Leaders from Brazil, Russia, India, China, and South Africa — collectively known as BRICS, a coalition of the world’s major emerging economies — held their 12th annual meeting on Tuesday in a teleconference hosted by Russian President Vladimir Putin.
The Wuhan coronavirus pandemic and counterterrorism strategy were top items on the agenda.
The South China Morning Post (SCMP) reported that each of the BRICS nations will specialize in a different field of counterterrorism, “with Russia in charge of countering foreign terrorist militants and China focusing on radicalisation,” according to the Russian embassy in Beijing. Terrorist financing is also a major point of concern for the group.
The meeting is expected to produce the first official counterterrorism strategy document for BRICS as a group, a significant step given that the five-member nations account for “about 23 percent of the world’s economy and 43 percent of its population.”
The Russians additionally said that BRICS hopes to produce a joint “economic partnership strategy” that will map out areas of trade and financial cooperation for the next five years.
The SCMP noted that China’s border standoff with India in the Himalayas “cast a shadow over the meeting,” especially after China’s Xi Jinping and India’s Narendra Modi essentially snubbed each other at the virtual Shanghai Cooperation Organization summit last week. The Russian hosts for Tuesday’s BRICS meeting insisted China-India tensions would remain in the background and said there were plenty of common concerns for them to cooperate on.
Modi’s video address to the BRICS summit presented terrorism as the biggest problem faced by the world and stressed the importance of applying pressure to nations that harbor terrorists.
Modi also called for reforms to the United Nations Security Council and international organizations like the International Monetary Fund (IMF), the World Health Organization (W.H.O.), and the World Trade Organization (WTO). As the Times of India noted, the BRICS nations have increasing clout in those organizations, and to put it bluntly, they probably have more genuine common interests in global trade and finance than they do in counterterrorism.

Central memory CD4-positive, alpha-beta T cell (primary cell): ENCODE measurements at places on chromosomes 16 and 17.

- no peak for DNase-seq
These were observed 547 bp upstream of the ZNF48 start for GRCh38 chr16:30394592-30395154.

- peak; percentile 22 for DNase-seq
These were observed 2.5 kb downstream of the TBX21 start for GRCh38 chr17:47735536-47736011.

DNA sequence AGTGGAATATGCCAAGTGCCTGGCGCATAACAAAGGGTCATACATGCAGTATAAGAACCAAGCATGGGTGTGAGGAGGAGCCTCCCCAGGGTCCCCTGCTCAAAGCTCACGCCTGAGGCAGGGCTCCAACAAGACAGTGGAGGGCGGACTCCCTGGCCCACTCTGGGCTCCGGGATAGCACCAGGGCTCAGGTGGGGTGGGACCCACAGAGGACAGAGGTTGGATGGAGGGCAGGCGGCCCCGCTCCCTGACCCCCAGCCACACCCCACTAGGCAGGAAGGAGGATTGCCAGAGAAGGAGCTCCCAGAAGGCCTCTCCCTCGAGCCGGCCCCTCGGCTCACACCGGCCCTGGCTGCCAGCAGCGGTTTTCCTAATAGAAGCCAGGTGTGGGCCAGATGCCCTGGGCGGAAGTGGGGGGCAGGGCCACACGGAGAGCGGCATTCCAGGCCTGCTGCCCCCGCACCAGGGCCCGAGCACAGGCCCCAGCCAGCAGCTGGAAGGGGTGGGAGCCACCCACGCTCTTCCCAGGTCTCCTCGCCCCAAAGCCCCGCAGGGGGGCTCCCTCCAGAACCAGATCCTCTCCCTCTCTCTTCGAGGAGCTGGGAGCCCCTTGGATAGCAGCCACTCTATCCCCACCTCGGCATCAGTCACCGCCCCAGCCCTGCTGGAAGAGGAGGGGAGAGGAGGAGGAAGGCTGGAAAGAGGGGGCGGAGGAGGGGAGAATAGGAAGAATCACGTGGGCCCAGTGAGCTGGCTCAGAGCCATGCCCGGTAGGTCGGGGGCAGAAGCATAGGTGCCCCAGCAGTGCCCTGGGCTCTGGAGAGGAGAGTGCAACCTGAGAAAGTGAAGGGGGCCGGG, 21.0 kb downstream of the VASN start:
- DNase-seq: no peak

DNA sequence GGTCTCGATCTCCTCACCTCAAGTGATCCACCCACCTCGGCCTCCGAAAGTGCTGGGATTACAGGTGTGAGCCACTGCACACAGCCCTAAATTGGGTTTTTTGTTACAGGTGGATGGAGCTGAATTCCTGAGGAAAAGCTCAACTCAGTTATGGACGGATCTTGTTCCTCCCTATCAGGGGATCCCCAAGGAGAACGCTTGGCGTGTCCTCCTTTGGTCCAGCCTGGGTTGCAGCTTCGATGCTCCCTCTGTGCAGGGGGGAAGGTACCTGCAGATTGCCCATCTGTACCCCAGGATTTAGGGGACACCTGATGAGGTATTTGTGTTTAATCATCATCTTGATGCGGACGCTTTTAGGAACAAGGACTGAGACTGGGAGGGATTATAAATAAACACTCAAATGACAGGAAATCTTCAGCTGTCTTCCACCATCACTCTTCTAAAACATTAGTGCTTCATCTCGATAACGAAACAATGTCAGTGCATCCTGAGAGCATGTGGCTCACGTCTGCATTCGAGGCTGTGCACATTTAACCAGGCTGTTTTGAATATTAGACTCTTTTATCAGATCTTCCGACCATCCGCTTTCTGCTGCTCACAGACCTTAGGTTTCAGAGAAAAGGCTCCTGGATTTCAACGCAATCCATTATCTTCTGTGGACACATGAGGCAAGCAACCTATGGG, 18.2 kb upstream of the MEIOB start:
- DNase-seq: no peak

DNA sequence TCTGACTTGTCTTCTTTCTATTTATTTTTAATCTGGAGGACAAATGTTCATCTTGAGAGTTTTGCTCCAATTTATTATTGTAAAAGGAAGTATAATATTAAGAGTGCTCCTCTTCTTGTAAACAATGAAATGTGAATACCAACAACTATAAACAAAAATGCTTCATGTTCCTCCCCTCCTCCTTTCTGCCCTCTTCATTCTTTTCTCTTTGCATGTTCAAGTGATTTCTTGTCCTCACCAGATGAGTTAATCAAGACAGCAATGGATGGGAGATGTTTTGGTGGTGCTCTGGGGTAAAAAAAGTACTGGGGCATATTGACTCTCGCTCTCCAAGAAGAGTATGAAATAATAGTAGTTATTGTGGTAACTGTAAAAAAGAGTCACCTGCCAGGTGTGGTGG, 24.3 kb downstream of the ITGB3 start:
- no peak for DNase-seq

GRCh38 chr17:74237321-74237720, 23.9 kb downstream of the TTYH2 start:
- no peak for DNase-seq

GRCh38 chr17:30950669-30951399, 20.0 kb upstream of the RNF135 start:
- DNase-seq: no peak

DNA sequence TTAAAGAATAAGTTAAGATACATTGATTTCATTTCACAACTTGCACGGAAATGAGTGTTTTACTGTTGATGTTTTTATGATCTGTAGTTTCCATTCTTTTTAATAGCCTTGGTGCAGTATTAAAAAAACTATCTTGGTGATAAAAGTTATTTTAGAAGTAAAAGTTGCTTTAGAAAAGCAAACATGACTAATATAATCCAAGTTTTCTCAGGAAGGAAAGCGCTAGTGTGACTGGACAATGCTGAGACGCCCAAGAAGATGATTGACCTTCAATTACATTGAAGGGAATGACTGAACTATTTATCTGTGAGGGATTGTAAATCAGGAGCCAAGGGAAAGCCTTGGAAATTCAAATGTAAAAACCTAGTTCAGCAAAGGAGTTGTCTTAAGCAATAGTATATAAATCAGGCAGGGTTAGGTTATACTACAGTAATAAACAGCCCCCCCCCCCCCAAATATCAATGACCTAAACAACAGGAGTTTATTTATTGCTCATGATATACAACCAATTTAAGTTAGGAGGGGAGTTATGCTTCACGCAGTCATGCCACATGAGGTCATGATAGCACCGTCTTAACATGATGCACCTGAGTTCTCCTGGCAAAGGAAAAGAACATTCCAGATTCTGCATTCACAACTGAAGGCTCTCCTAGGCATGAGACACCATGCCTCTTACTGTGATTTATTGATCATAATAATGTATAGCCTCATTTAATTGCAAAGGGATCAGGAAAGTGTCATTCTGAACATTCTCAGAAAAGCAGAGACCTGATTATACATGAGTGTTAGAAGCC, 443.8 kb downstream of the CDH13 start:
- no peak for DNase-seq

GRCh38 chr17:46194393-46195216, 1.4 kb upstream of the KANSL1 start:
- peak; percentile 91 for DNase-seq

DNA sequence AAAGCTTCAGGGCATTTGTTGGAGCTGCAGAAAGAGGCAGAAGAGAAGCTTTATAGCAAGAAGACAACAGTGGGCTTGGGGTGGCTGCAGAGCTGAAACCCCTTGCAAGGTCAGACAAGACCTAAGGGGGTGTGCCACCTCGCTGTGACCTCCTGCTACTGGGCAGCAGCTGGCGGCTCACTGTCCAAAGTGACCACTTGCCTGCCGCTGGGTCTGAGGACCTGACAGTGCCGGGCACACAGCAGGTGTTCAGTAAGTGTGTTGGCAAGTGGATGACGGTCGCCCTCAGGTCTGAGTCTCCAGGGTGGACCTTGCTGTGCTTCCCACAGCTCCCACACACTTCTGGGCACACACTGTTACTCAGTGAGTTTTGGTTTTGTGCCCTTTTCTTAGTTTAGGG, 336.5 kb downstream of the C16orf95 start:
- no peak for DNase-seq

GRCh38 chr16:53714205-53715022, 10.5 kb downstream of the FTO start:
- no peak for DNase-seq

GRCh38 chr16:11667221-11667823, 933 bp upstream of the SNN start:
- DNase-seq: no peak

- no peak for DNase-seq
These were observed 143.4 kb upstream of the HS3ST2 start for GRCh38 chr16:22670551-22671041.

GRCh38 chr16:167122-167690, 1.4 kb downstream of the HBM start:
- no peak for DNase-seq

Despite all the lip service paid to the great worldwide menace of terrorism, every nation tends to have different definitions of terrorism, including the five BRICS partners. For example, when Modi said “we have to ensure that the countries that support and assist the terrorists are also held guilty,” Indian observers assumed he was obliquely referring to Pakistan.
Modi also talked up his “Self-Reliant India” campaign, which he said is “based on the belief that a self-reliant and resilient India post-COVID can be a force multiplier for the global economy and make a strong contribution to the global value chains.”
This was another oblique reference, as the country India is especially eager to stop being reliant upon is China. Modi’s Self-Reliant India campaign took on particular urgency after border tensions with China heated up and Indians began calling for boycotts of Chinese imports.
During his address, Russian President Vladimir Putin touted Russia’s Sputnik V and EpiVacCorona coronavirus vaccines, brushing aside concerns from Western scientists about rushed and inadequate safety trials. He said India, Brazil, and China could help to mass-produce them.
“There are Russian vaccines, they work, they work effectively and safely,” Putin said. “It’s very important to unite for the mass production of these products into wide circulation.”